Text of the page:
• Clare Burrage & Jeremy Sakstein, Tests of Chameleon Gravity, arXiv: 1709.09071.
  • Ruifeng Dong, Jeremy Sakstein & Dejan Stojkovic, Quasi-normal modes of black holes in scalar-tensor theories with non-minimal derivative couplings, arXiv: 1704.02425.
  • Jeremy Sakstein & Adam R. Solomon, Baryogenesis in Lorentz-violating gravity theories, Phys.Lett. B773 (2017) 186-190, arXiv: 1705.10695.
  • Jeremy Sakstein, Bhuvnesh Jain, Jeremy Heyl, & Lam Hui, Tests of Gravity Theories Using Supermassive Black Holes, Astrophys.J. 844 (2017) no.1, L14, arXiv: 1704.02425.
  • Jeremy Sakstein & Mark Trodden, Baryogenesis via Dark Matter-Induced Symmetry Breaking in the Early Universe, Phys.Lett. B774 (2017) 183-188, arXiv: 1703.10103.
  • Jeremy Sakstein, Eugeny Babichev, Kazuya Koyama, David Langlois & Ryo Saito, Towards Strong Field Tests of Beyond Horndeski Gravity Theories, Phys.Rev. D95 (2017) no.6, 064013, arXiv: 1612.04263.
  • Jeremy Sakstein, Michael Kenna-Allison & Kazuya Koyama, Stellar Pulsations in Beyond Horndeski Gravity Theories, JCAP 1703 (2017) no.03, 007, arXiv: 1611.01062.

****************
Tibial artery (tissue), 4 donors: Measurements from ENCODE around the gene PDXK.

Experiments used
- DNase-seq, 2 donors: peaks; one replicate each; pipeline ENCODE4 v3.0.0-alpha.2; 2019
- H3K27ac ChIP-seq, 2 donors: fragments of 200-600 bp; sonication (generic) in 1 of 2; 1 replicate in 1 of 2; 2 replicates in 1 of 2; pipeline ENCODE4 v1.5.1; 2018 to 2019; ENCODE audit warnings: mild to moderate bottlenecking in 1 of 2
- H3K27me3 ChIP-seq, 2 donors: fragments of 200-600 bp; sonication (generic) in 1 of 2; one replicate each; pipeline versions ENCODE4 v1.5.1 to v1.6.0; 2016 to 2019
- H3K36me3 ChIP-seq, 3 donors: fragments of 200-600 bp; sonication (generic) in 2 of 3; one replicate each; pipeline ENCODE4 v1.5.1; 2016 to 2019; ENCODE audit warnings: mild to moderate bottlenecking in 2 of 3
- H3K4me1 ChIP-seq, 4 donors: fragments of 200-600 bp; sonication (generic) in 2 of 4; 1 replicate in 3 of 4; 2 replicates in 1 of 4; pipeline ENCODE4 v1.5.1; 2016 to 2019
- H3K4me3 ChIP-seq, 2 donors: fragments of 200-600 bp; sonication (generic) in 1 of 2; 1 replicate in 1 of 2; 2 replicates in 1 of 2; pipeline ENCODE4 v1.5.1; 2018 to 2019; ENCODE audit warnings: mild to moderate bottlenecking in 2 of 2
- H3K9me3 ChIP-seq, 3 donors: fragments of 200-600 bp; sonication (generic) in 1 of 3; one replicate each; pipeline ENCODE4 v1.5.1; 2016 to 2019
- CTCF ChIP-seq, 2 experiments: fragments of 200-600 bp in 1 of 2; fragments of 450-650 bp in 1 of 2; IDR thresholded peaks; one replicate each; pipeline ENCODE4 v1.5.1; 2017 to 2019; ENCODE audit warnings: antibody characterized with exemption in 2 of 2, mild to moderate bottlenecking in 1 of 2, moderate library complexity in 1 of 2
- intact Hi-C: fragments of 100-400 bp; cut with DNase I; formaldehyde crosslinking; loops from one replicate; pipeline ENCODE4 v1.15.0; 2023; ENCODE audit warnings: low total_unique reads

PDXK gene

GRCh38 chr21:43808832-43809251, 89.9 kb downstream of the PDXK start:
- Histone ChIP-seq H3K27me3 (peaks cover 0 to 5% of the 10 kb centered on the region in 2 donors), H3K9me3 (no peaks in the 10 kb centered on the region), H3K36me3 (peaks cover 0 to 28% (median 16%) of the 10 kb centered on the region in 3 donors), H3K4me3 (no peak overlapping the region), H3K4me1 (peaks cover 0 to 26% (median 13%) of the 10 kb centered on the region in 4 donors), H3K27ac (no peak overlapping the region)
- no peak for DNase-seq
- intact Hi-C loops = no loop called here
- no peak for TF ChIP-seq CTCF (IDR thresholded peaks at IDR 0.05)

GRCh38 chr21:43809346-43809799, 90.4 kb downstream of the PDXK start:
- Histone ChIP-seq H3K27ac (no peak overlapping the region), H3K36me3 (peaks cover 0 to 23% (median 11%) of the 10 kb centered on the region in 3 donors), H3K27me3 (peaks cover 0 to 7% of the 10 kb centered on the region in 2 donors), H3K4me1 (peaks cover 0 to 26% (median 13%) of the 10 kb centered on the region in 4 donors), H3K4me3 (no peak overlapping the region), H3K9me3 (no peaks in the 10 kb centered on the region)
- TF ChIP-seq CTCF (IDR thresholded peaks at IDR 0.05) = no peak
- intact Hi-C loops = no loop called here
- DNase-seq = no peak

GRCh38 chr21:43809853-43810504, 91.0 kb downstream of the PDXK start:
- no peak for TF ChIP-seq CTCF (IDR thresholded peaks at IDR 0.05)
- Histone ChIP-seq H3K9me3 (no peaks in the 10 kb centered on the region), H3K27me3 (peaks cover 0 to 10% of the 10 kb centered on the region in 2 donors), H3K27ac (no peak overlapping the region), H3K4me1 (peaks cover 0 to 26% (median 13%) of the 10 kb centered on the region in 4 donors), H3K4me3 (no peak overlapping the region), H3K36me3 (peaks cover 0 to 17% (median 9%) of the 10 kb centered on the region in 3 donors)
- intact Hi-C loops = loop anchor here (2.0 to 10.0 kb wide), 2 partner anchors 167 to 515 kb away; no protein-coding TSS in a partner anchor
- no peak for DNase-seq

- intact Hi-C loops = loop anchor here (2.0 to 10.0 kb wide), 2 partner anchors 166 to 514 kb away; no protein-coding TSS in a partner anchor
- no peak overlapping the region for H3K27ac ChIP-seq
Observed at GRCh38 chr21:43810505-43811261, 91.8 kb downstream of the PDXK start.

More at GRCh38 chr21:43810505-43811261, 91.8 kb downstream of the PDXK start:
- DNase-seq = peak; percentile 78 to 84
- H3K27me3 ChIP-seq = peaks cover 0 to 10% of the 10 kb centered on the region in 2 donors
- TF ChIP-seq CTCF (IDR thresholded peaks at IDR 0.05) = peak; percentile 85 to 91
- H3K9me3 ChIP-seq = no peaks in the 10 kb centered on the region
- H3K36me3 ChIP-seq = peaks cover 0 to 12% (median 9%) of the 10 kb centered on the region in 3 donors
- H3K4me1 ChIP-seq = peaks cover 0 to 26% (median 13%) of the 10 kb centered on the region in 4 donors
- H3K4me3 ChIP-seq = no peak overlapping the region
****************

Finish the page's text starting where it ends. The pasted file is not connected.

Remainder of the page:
• Clare Burrage & Jeremy Sakstein, A Compendium of Chameleon Constraints, JCAP 1611 (2016) no.11, 045, arXiv: 1609.01192.
  • Eugeny Babichev, Kazuya Koyama, David Langlois, Ryo Saito & Jeremy Sakstein, Relativistic Stars in Beyond Horndeski Theories, Class.Quant.Grav. 33 (2016) no.23, 235014, arXiv: 1606.06627.
  • Jeremy Sakstein, Harry Wilcox, David Bacon, Kazuya Koyama & Robert C. Nichol, Testing Gravity Using Galaxy Clusters: New Constraints on Beyond Horndeski Theories , JCAP 1607 (2016) no.07, 019, arXiv: 1603.06368.
  • Jeremy Sakstein & Kazuya Koyama, Testing the Vainshtein Mechanism using Stars and Galaxies, Int.J.Mod.Phys. D24 (2015) 12, 1544021.
  • Jeremy Sakstein, Testing Gravity Using Dwarf Stars, Phys.Rev. D92 (2015) 12, 124045, arXiv: 1511.01685.
  • Jeremy Sakstein, Hydrogen Burning in Low Mass Stars Constrains Alternative Gravity Theories, Phys.Rev.Lett. 115 (2015) 201101, 051, arXiv: 1510.05964.
  • Jeremy Sakstein & Sarunas Verner, Disformal Gravity Theories: A Jordan Frame Analysis, Phys.Rev. D92 (2015) 12, 123005, arXiv: 1509.05679.
  • Hiu Yan Ip, Jeremy Sakstein & Fabian Schmidt, Solar System Constraints on Disformal Gravity Theories, JCAP 1510 (2015) 10, 051, arXiv: 1507.00568.